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Protests against SOPA, PIPA go viral

Published by EOTM News Editor on January 17th, 2012 - in Breaking News, SOPA, Technology, Trending, World News

Google, Wikipedia, Reddit, BoingBoing plan unprecedented Internet ‘strike’ Wednesday

(Computerworld) – In a remarkable example of a grassroots campaign gone viral, several websites including Google, Reddit, Wikipedia, BoingBoing, Imgur and Tucows, are planning an unprecedented Internet “strike” Wednesday to protest controversial anti-piracy legislation being considered by Congress.

Many of the sites plan to go completely dark on Jan 18 to show opposition to the Stop Online Piracy Act (SOPA) and the Protect IP Act (PIPA). Google will not go dark, but plans to note its opposition by sticking a protest link on its home page.

“Like many businesses, entrepreneurs and web users, we oppose these bills because there are smart, targeted ways to shut down foreign rogue websites without asking American companies to censor the Internet,” Google said in a statement. “So tomorrow we will be joining many other tech companies to highlight this issue on our US home page.”

According to Fight for the Future, one of the groups organizing the protests, nearly 12,000 websites have said they will join the blackout. That number is still growing.

The planned strike prompted a sharp response from at least one major supporter of the legislation. In a statement Tuesday, former Sen. Chris Dodd, now chairman of the Motion Picture Association of America (MPAA), blasted the so-called Internet Blackout Day.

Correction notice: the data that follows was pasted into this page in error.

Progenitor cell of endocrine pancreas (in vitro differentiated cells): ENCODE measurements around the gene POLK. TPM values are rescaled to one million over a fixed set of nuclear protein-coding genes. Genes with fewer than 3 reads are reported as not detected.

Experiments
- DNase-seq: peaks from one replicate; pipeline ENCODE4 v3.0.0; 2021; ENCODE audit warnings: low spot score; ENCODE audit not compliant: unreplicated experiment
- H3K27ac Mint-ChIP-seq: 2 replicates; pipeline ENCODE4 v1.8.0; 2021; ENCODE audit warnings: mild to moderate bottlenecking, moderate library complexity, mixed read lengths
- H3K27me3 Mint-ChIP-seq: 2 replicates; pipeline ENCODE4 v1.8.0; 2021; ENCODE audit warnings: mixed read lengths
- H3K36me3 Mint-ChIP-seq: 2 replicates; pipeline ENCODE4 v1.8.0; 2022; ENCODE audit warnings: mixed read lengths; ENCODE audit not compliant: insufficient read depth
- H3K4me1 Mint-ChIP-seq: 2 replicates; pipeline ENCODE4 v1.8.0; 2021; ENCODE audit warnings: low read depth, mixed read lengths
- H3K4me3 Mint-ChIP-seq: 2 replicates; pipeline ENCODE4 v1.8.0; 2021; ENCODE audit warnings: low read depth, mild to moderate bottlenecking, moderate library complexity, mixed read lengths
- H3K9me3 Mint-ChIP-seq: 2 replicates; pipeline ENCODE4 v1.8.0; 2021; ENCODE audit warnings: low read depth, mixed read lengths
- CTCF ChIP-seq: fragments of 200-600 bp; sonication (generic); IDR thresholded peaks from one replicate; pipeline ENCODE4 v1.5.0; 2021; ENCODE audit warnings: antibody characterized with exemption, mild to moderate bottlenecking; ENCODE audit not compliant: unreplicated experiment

“It is an irresponsible response and a disservice to people who rely on them for information,” Dodd said. “It is also an abuse of power given the freedoms these companies enjoy in the marketplace today.

Dodd pointed to comments from the White House last week about concerns over the two bills and called for cooperation between all stakeholders.

“Only days after the White House and chief sponsors of the legislation responded to the major concern expressed by opponents…, some technology business interests are resorting to stunts that punish their users,” Dodd said in the statement.

Both SOPA and PIPA are aimed at giving copyright and IP owners more tools to go after foreign sites they claim are dedicated to the theft and sale of U.S. goods, music, video and other material. SOPA is being considered by the U.S. House of Representatives; PIPA is under consideration in the U.S. Senate.

Opponents argue that the bills will give content and IP owners too much power to go after websites they decide are infringing on their rights. Though the bills are ostensibly targeted only at foreign websites, critics contend that legitimate U.S. websites will inevitably be forced to undertake costly and impractical monitoring of their sites to ensure compliance with SOPA and PIPA.

Many contend that the provisions in the bills will enable a sort of Internet censorship and prior restraint on free speech, though supporters have insisted that such criticisms are overblown.

★ ★ ★ Please take a moment to learn more about how you can help save the internet, then tell your Members of Congress you OPPOSE PIPA & SOPA ★ ★ ★